Wednesday, February 26, 2014

The Irrevocable Unfinishedness of Life

The older I get the less I feel like I've "arrived."

Maybe that's why I post on here a lot less. I've been in learning mode. It's hard to write like you know something when you're learning that you don't.

I recently remodeled my garage so that I could use it for a studio. I needed a place to work where I could be free of distractions. My requirements were that it would be warm, dry, and relatively quiet. 

"Function over fashion" is a saying I try to live by, so when it came time for drywall, I only bought enough for the walls. I did the ceiling above the studio monitors with some leftovers so I could sound-treat it, and with the scraps from that I put a panel above the drum set.

The rest of the "cathedral-style" ceiling is insulation-batts covered in clear plastic sheeting stapled to the studs. It's got that "unfinished" vibe. 

Kind of like my life.

It's funny to me that when I was younger I really felt like I'd arrived. Like I had read enough books and picked enough brains to finally understand how everything was. But life taught me that there is no official arrival. Something always comes up, or the same thing comes back around again.

Kristie feels it too. Is there an end to the laundry? To the cleaning? To the dinner prep? It seemingly never stops.

You could sum up the recording process, a process I'm living in right now, with this concept of "unfinishedness." 

With recording, nothing ever seems done, because technically you could edit forever. At some point you've comped, edited, and printed, and you have to move on... but part of you knows that you're just moving on for now, that you'll be back, at vocal time, at mix time, to move some of those notes around.

So I sit in my studio, working, editing, fading, scrolling, dragging, zooming in and out, listening to takes, hemming and hawing. 

Occasionally I glance up from my unfinished work at my unfinished ceiling and think about my unfinished dreams.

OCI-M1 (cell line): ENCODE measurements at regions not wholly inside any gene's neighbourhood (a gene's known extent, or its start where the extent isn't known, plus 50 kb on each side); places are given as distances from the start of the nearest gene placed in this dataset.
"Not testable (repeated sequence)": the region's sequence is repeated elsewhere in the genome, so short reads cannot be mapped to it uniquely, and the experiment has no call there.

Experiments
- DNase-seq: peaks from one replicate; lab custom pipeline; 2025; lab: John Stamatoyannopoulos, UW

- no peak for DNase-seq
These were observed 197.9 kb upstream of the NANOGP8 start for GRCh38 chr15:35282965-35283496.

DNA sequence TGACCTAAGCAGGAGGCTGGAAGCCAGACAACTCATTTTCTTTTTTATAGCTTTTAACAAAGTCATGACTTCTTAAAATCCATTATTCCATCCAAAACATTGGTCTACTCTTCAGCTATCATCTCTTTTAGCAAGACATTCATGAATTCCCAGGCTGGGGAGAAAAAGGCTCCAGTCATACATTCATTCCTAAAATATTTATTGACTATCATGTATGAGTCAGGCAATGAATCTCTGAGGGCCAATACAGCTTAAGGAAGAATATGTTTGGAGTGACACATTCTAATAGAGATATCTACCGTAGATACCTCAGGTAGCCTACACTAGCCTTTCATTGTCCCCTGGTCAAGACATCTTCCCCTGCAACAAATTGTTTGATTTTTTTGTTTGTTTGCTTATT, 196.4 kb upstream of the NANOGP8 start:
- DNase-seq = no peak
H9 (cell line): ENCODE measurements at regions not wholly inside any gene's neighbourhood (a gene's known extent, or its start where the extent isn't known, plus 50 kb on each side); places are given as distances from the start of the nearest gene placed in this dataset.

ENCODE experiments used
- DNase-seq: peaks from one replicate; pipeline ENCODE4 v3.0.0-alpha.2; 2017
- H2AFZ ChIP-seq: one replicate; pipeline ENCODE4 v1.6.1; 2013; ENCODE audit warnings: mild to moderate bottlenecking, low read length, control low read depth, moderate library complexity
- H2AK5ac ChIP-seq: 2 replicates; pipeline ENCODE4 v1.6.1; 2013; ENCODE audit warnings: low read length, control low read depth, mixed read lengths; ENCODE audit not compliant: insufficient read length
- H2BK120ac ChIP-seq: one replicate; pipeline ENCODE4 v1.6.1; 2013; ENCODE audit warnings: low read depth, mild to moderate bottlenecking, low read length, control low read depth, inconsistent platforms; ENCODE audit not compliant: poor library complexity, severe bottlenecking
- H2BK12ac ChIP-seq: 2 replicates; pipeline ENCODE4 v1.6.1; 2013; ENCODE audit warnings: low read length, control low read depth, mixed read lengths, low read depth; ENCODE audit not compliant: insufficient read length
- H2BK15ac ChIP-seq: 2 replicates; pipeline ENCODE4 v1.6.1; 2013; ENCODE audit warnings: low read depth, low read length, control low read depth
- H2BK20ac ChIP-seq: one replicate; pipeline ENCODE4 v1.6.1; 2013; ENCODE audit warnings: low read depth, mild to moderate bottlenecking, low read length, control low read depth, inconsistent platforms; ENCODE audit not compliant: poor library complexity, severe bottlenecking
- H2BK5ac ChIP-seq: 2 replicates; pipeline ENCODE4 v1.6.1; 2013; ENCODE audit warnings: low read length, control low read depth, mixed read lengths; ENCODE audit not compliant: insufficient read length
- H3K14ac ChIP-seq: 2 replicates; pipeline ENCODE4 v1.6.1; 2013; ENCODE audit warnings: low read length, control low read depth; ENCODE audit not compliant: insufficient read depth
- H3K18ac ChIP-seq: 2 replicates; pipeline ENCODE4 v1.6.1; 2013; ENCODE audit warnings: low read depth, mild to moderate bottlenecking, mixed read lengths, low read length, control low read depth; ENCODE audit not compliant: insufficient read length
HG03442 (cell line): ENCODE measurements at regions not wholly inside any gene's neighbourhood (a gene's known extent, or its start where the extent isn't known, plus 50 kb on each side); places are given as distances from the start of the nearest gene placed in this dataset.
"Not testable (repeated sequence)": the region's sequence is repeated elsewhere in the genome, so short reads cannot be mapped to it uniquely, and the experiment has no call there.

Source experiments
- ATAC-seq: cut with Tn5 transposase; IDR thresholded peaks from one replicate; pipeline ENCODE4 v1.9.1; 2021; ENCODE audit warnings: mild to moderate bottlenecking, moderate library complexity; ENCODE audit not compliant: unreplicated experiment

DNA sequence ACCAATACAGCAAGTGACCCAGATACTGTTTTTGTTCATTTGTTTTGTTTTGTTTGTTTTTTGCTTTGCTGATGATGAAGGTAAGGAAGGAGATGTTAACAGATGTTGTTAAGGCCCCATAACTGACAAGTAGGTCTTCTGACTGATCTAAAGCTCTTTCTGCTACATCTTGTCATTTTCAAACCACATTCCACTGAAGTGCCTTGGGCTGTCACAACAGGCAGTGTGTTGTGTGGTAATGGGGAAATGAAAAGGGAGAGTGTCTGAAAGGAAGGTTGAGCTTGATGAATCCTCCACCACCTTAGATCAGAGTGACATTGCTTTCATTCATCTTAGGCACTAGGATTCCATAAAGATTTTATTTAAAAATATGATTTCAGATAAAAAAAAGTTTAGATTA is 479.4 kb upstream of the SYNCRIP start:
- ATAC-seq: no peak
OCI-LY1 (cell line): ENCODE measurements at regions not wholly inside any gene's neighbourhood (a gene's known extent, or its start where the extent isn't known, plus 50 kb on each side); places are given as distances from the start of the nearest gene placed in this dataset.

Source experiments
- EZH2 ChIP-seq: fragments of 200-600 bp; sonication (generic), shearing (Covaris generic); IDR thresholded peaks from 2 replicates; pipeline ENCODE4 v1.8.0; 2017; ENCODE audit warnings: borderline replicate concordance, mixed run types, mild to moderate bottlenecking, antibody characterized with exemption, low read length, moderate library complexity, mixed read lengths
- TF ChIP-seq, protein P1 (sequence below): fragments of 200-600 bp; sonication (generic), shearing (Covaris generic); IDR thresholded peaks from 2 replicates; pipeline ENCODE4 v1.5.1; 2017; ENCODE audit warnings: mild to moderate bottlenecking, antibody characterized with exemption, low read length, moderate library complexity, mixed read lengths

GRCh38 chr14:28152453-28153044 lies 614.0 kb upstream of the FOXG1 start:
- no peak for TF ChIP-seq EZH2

I think about how crazy it is that I'm here now, and about how uncomfortable I am to stay.

And then I get back to the work at hand; listening, hearing, changing, sifting through the irrevocable unfinishedness of life.

Thursday, January 16, 2014

Too Big Not To Fail (Why Becoming too Branded is Bad for Your Band)

It's hard to maintain a larger-than-life image because frankly, life as a mundane reality is far too pervasive.

This is the struggle with being in a rock band. 

If you do it 'right,' you start out with a level of mystique, you iconize each member, you make sure your media is compelling; your pictures, your videos, your publicity all has to be patterned after this hyper-sexy-talented rockstar image.

You shop for the latest fashions, you get designer hair-cuts, you get photos that make you look like Gucci models or cartoon characters or something out of the movie Mad Max. Something other-wordly. Something not real.

You tour a lot. You spend a lot of time on stage. You are the artist, the talent, the musical event that people pay money to see. You try to be the hero they expect you to be, the person they aspire know, to understand, to follow.

Not many people know who you really are. They've come to understand the projected image of yourself. They know the brand you market. That's it.

Only you and those close to you know you are human. That you are no better than the fans. That you are not special. That you are an insecure, foolish, hypocritical mess like everyone else.

But you cannot be you. There are expectations now. The brand has a mission statement, a subtext if you will, that says you cannot be human, you have to be a god, or this whole thing falls apart.

Your brand is larger-than-life, it's bigger than you, but it expects you to behave bigger than yourself... which is stressful. 

You carry the burden for awhile, but you start to buckle under the pressure to maintain this image, especially when your human side is becoming more human... You get married, you start having kids. You're a dad, you have a family, you don't identify as this idol anymore. It's hard to reconcile the brand with reality.

Eventually, you can't take it, and your band breaks up.

My goal over the last five years has been to avoid this. 

There is no reason why the musical brands I've developed need to stop creating, especially if we can relieve this pressure, especially if we can change the subtext to implicate us as flawed, regular folks, who occasionally would like to create and release new music. 

Have we lost some people during this change? Sure... but what we've gained are partners in our art, humans like us who enjoy what we create. We've lost a few fans who want the larger-than-life thing, the brand being marketed in your face thing, but we've exchanged them for friends and supporters. We don't need to be idolized, and frankly it makes us feel awkward when it happens.

We are normal dudes with families and jobs, just like you. That's what The Classic Crime as a band has morphed into, and that's how we'll survive and make music for years to come.

By God's grace I hope we can make it happen.